NEW YORK/SINGAPORE- Asian stocks dipped on Tuesday, retreating from record highs as lingering concerns about potential roadblocks to the Biden administration’s $1.9 trillion stimulus weighed on sentiment, dragging US Treasury yields to three-weeks lows.
The lower risk appetite lent some support to the dollar against a basket of currencies, while oil prices edged down.
In a sea of red seen across Asian markets, South Korea and Hong Kong HSI topped losers and fell 1.7 percent each, Japan slipped 0.6 percent and Chinese stocks .CSI300 shed 1.5 percent. All have touched milestone highs this month.
MSCI’s broadest index of Asia-Pacific shares outside Japan dipped 0.7 percent to 722.7 but was not far off from a record high struck on Monday and is still up 9 percent so far this year.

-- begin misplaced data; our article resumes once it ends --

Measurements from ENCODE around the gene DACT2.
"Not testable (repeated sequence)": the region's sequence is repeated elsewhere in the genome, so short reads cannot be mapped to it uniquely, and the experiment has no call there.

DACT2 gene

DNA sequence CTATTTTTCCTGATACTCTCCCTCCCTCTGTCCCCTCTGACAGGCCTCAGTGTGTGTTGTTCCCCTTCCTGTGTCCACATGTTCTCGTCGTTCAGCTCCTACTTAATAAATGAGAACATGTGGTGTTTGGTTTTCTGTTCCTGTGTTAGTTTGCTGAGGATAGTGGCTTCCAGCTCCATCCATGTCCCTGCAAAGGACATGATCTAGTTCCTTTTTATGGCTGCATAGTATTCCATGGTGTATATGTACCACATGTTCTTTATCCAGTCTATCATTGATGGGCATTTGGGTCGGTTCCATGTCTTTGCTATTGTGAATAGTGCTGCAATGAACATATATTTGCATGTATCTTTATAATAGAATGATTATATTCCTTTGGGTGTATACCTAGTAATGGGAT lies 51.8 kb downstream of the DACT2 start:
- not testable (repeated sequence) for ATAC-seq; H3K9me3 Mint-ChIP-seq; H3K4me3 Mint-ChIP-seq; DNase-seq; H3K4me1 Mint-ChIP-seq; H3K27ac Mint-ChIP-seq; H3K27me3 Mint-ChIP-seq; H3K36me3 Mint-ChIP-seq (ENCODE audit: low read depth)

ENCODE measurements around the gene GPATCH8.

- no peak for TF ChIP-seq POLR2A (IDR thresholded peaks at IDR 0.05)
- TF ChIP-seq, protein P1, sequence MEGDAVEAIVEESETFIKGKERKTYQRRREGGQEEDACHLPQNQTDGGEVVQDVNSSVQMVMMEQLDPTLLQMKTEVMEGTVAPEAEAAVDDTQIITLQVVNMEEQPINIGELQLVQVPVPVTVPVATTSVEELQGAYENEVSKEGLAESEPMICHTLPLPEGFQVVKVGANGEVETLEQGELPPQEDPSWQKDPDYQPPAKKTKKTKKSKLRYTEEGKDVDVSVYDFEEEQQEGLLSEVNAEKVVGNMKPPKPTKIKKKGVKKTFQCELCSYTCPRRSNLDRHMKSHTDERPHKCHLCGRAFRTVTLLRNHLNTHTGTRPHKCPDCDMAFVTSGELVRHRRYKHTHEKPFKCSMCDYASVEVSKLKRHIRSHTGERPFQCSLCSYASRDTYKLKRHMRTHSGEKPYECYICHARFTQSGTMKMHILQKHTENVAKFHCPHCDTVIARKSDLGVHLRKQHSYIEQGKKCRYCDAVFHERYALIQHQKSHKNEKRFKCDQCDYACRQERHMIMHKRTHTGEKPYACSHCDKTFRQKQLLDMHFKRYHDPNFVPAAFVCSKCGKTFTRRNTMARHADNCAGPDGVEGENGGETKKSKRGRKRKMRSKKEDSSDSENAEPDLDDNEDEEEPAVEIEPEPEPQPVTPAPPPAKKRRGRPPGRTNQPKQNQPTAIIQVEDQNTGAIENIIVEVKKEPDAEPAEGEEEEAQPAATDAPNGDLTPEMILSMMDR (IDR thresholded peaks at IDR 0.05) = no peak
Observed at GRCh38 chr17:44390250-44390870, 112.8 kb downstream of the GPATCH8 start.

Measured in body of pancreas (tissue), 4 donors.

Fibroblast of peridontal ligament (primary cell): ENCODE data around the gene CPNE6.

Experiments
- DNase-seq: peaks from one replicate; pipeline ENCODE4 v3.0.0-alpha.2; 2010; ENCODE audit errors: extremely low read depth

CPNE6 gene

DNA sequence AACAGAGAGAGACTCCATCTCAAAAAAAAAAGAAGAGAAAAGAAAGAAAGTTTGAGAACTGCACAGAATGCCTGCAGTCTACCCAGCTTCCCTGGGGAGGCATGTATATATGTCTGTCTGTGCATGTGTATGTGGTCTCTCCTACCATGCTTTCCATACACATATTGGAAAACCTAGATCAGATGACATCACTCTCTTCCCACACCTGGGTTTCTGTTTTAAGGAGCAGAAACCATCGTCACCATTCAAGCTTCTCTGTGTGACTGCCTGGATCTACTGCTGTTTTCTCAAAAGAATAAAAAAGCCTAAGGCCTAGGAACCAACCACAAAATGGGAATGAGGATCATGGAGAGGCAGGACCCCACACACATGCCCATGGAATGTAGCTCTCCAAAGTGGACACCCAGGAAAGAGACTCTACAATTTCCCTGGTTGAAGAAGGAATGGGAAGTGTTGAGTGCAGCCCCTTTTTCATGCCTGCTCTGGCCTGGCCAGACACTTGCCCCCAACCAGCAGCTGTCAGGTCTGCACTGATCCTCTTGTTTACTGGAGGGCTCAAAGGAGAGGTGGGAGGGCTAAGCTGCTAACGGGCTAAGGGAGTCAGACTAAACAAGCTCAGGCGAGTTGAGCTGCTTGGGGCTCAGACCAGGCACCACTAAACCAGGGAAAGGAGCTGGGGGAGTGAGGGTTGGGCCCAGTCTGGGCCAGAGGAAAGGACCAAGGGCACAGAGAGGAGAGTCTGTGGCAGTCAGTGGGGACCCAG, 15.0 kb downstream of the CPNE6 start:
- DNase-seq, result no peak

Australian stock markets were closed for a national public holiday.
E-mini futures for the S&P 500 slipped 0.26 percent.
All eyes were on Washington as US lawmakers agreed that getting COVID-19 vaccines to Americans should be a priority even as they locked horns over the size of the pandemic relief package.
“The immediate question now is when stimulus aid will be approved and how much?” said Christopher Grisanti, chief equity strategist at MAI Capital Management.
Financial markets have been eyeing a massive package, though disagreements have meant months of indecision in a country suffering more than 175,000 COVID-19 cases a day with millions out of work.
Fourth-quarter gross domestic product data for the United States, Germany and France due out this week may cool sentiment.
Overnight, the Nasdaq index scaled a new peak and added 0.7 percent on hopes of strong earnings later this week from technology titans, but the Dow Jones Industrial Average index struggled to keep pace and fell 0.12 percent.